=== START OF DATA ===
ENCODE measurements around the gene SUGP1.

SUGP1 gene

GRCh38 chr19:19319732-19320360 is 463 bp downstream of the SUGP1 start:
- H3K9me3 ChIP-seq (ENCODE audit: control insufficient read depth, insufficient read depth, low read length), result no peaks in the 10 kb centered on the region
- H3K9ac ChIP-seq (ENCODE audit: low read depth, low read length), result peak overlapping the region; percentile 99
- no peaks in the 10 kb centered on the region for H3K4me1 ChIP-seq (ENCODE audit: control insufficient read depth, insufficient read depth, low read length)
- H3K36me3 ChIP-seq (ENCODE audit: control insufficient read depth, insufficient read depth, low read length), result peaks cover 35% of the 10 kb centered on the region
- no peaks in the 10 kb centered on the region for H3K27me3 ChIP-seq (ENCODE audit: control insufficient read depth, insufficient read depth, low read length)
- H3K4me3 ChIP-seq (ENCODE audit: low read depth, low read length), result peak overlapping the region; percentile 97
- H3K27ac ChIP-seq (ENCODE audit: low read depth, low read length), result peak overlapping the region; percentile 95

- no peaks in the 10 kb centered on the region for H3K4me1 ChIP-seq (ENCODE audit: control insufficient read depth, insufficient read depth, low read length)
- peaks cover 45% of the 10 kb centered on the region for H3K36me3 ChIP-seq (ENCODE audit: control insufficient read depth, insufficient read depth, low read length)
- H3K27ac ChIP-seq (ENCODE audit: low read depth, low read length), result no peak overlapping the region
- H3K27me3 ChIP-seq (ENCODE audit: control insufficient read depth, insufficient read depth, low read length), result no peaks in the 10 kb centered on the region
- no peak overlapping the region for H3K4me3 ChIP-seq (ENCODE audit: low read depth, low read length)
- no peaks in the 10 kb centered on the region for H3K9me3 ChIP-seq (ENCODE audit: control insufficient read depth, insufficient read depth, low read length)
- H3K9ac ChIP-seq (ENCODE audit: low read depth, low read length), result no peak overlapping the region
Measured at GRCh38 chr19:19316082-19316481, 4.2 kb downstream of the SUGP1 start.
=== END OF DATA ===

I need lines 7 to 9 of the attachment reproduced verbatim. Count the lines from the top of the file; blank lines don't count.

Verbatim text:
- H3K36me3 ChIP-seq (ENCODE audit: control insufficient read depth, insufficient read depth, low read length), result peaks cover 35% of the 10 kb centered on the region
- no peaks in the 10 kb centered on the region for H3K27me3 ChIP-seq (ENCODE audit: control insufficient read depth, insufficient read depth, low read length)
- H3K4me3 ChIP-seq (ENCODE audit: low read depth, low read length), result peak overlapping the region; percentile 97